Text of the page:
Democrat leader’s grip still strong despite murmurings of revolt
Jurin Laksanawisit promised to bring change and restore unity among members when he was elected as Democrat Party leader in May last year.
One year on, that mission has yet to be fulfilled, and he is now facing a power challenge from party members. Some Democrats want to remove Jurin from his post – though their chances of doing so are slim.
Early this month, a small group of Democrat MPs began pressuring party executives to step down in order to force a new leadership election – echoing a similar recent move by the ruling Palang Pracharath Party.
Back in February, the same group of 10 MPs called for the Democrats to withdraw from the coalition after a close aide of Deputy Agriculture Minister Thammanat Prompao was accused of involvement in the hoarding of 200 million face masks amid severe shortages of the equipment. One MP equated the party’s presence in the government to “rowing a boat for bandits”.
The group called on Jurin to hold an extraordinary general meeting to discuss these issues, but the gathering has been delayed due to the COVID-19 crisis.
Jurin, who is both deputy premier and commerce minister, took the party helm after former leader Abhisit Vejjajiva resigned in response to the Democrats’ poor showing in the March 2019 general elections.
However, the 64-year-old new leader has been criticised by party members for his “centralised” management style and inability to bond with fellow Democrats. Some MPs complained that Jurin only cared about his ministry and had failed to address problems within the party, like the defection of key members like Korn Chatikavanij, Peeraphan Saleeratwipak and Warong Dechgitvigrom along with several local Bangkok politicians.
The MPs also accused Jurin of failing to declare a clear political stance or a distinct direction for the party. Party members have targeted Jurin and party secretary-general Chalermchai Sri-on, who is also agriculture and cooperatives minister, for having good relations with the ruling party, saying this has turned the Democrats into an “underling” of Palang Pracharath. They fear the party’s popularity will be further eroded and its ideological identity essentially destroyed if it is seen as being ready to join any coalition unconditionally.
The critical MPs insist they are acting in the Democrats’ best interests, but changes to the party can only be made by majority vote in a general assembly or a unanimous decision of the executive board. In contrast, big decisions in other parties may be made by a handful of people or even one person.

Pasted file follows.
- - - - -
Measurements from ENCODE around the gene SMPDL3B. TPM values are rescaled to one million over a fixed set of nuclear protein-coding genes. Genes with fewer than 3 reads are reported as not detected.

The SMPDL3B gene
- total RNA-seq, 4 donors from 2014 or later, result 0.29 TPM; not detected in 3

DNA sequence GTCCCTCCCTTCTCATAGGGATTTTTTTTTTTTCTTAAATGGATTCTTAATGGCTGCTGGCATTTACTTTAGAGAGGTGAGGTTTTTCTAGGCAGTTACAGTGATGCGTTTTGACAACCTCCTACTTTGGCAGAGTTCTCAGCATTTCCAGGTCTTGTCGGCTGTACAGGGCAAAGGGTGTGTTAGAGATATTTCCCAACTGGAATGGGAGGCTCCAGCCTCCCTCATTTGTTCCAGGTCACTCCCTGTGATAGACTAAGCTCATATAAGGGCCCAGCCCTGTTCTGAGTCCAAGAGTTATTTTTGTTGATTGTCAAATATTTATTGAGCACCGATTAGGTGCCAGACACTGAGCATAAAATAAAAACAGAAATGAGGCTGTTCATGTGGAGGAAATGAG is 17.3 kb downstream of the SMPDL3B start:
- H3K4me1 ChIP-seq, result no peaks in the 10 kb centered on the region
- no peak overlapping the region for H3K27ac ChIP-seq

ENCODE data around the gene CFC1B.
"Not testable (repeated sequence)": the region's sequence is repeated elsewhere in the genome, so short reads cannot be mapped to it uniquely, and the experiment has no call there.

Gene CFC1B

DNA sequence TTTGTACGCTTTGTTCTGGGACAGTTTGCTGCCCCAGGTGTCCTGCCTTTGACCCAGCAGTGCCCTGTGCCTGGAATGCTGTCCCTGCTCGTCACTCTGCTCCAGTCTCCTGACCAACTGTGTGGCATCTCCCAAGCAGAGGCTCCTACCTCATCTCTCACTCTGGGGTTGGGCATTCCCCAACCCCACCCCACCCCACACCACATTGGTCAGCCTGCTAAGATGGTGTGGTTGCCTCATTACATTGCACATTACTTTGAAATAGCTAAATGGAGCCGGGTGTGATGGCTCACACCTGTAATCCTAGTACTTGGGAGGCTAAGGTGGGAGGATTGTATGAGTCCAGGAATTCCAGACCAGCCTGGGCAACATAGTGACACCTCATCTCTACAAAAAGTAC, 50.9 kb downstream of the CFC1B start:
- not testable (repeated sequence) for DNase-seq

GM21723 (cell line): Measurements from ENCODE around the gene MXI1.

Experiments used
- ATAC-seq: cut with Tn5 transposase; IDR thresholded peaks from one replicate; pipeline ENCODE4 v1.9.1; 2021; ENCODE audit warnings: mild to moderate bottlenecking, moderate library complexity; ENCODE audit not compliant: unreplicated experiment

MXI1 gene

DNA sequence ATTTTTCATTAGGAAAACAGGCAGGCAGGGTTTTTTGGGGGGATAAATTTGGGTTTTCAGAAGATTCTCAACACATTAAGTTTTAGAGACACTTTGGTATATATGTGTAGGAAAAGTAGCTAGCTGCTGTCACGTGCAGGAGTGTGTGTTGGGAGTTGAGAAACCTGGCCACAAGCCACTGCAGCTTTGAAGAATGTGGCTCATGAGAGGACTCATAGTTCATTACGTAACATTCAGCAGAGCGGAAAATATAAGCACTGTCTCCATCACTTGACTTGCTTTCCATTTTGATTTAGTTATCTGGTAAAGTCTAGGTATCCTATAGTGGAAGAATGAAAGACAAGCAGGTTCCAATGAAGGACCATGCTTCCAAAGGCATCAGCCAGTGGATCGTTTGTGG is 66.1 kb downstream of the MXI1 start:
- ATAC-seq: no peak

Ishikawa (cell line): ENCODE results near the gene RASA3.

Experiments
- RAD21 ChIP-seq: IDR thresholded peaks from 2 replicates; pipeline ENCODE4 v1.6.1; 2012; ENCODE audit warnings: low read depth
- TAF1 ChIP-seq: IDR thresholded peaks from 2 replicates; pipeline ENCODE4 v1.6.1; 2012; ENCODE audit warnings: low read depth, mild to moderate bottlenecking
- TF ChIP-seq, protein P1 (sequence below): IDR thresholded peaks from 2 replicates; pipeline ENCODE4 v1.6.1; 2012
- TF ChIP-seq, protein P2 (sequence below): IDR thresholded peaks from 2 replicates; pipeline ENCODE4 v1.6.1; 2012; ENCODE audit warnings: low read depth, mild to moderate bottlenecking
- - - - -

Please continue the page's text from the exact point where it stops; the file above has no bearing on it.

Internal party politics in Thailand is a game of numbers. Those with the largest number of supporters always win the battle. Given the support he enjoys within the party, Jurin is unlikely to be ousted as leader any time soon. A measure of that support came when he got his members to vote 61:16 to join the Prayut-led coalition after last year’s election.
A high-ranking Democrat Party source said most of the 39 party executives were in Jurin’s camp, as they had been nominated by the party leader and secretary-general.
“Why would they give up their posts [to pave the way for a new board election],” the source asked. “I don’t think the faction [pushing for leadership change] can gather enough signatures [to force a change], otherwise they would have done it by now.”
One senior party member described what is going on as nothing more than a storm in a teacup.
But the rumbling was enough to prompt the party leadership to arrange for a dinner among its MPs and political heavyweights last week to project a semblance of unity.
Another top source said Jurin, a politician from Phang-nga province, was fully backed by former party leader Chuan Leekpai when he competed for the party’s leadership. Chuan, who is House speaker, is well-respected by party members.
Meanwhile, history indicates it may be too soon to swap leaders, especially without a clear reason for change. The 74-year-old party has a tradition of electing a new leader only when the incumbent has completed his term, like Chuan, or has quit after failing to win an election, like Abhisit or Banyat Banthadthan.
However, some also view the turmoil in the party as a power struggle between two camps, one led by Jurin and the other by Abhisit.
Abhisit resigned as a Democrat MP in June last year after the party decided to back General Prayut Chan-o-cha as the next premier. Hence, as long as the Democrat Party remains part of the coalition, the chance of seeing Abhisit return as party leader is almost zero.
“At this particular moment, I don’t think the party would be in a position to review its stance of being part of the [Prayut] government, and I don’t think the public wants to see political manoeuvrings either,” said Abhisit, who is still a Democrat Party member, in an interview with Thai PBS World.
“Therefore, there is no reason for me to come back [to lead the party].”
By Thai PBS World’s Political Desk